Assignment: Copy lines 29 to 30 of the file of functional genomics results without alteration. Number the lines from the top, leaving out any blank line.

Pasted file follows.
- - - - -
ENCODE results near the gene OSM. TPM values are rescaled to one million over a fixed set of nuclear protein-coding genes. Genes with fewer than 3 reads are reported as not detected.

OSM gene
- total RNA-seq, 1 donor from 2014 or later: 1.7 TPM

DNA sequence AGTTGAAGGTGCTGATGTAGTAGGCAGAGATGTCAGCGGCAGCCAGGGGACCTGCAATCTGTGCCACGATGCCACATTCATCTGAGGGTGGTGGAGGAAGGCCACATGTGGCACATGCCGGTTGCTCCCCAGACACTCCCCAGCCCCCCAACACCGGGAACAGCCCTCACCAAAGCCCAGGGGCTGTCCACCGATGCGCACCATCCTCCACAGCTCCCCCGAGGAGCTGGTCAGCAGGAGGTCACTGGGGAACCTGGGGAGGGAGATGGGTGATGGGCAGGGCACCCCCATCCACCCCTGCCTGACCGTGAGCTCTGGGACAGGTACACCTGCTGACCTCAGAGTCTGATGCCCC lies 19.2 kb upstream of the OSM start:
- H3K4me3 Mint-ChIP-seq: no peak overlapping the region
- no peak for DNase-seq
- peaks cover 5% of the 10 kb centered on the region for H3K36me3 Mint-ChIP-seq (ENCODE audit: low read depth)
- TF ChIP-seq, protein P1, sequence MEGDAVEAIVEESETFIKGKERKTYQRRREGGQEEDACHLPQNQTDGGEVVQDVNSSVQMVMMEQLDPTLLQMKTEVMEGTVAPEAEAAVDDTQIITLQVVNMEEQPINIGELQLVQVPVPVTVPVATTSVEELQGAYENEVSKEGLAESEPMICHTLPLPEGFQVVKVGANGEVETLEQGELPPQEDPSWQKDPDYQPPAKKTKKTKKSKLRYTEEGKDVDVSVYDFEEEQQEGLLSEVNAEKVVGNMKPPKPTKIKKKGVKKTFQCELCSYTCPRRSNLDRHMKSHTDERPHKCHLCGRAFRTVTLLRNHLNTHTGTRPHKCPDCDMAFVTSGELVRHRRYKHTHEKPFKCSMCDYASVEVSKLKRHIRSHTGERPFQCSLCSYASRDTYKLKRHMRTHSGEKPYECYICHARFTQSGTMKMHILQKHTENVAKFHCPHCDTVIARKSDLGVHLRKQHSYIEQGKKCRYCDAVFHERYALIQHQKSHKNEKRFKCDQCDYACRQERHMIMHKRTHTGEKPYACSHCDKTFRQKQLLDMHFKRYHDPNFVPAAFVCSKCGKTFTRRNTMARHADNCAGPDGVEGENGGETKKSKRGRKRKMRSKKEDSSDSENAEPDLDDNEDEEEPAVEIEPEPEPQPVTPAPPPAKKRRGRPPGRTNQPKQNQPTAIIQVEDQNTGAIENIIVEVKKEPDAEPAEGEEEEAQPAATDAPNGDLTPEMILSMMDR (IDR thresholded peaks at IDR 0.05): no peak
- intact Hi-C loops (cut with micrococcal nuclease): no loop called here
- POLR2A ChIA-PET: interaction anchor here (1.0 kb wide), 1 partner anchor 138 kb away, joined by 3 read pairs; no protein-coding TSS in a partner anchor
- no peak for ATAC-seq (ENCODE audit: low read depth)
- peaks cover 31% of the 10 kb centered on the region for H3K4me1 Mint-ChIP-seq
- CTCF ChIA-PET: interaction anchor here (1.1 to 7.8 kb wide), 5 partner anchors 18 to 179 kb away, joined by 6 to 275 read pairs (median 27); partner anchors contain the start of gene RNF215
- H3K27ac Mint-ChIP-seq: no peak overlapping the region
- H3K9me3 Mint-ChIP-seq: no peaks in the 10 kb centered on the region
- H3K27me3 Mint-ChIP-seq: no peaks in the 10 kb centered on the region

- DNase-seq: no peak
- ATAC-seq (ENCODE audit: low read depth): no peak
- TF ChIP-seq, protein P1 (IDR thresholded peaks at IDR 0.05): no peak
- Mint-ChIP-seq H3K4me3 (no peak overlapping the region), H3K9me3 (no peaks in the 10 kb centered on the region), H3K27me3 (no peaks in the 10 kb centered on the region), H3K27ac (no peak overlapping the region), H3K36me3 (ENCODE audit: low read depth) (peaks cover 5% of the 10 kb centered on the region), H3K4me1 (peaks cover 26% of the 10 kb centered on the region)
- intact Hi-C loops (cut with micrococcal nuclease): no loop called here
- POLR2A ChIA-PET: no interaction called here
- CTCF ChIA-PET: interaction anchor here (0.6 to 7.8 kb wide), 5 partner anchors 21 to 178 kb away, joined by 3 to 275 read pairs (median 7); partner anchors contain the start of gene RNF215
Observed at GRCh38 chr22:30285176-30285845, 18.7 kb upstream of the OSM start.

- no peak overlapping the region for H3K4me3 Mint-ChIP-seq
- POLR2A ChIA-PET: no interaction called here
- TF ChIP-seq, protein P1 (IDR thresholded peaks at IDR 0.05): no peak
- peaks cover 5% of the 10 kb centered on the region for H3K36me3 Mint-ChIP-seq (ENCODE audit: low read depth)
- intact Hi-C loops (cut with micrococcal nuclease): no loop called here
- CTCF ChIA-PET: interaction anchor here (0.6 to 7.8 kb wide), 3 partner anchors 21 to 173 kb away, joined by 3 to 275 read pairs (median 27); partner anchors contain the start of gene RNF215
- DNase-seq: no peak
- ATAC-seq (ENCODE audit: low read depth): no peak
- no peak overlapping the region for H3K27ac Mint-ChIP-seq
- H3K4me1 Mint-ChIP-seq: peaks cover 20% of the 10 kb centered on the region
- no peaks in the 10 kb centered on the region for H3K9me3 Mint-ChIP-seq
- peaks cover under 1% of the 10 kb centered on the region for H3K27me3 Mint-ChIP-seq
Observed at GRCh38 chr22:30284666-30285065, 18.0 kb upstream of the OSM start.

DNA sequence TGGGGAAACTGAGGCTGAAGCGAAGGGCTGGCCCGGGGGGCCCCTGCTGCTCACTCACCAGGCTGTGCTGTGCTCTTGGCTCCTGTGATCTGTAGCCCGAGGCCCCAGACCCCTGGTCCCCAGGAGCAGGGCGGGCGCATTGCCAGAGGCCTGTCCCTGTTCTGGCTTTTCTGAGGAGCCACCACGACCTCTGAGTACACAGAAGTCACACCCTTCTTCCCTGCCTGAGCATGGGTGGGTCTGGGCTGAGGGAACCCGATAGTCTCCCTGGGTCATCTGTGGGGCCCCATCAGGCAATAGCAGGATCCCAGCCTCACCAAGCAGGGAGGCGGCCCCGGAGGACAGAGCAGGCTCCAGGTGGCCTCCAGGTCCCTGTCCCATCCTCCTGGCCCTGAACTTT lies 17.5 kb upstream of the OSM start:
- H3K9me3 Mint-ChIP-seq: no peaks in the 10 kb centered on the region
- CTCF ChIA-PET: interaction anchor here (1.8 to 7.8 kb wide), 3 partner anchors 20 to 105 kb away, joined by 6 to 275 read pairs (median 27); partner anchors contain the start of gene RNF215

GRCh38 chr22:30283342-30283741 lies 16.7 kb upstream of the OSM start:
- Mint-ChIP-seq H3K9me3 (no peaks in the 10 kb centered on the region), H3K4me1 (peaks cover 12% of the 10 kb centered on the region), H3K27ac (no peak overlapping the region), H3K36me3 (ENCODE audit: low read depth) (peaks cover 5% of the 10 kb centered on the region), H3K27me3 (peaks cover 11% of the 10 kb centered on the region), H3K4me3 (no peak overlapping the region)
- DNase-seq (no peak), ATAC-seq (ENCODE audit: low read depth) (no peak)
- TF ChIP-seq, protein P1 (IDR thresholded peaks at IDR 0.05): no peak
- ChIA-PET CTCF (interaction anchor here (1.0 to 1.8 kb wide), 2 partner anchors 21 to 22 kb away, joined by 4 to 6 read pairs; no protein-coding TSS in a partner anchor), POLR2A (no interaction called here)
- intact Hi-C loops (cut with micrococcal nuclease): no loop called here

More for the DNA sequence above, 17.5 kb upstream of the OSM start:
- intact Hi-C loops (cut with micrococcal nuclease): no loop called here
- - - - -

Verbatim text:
- intact Hi-C loops (cut with micrococcal nuclease): no loop called here
- CTCF ChIA-PET: interaction anchor here (0.6 to 7.8 kb wide), 3 partner anchors 21 to 173 kb away, joined by 3 to 275 read pairs (median 27); partner anchors contain the start of gene RNF215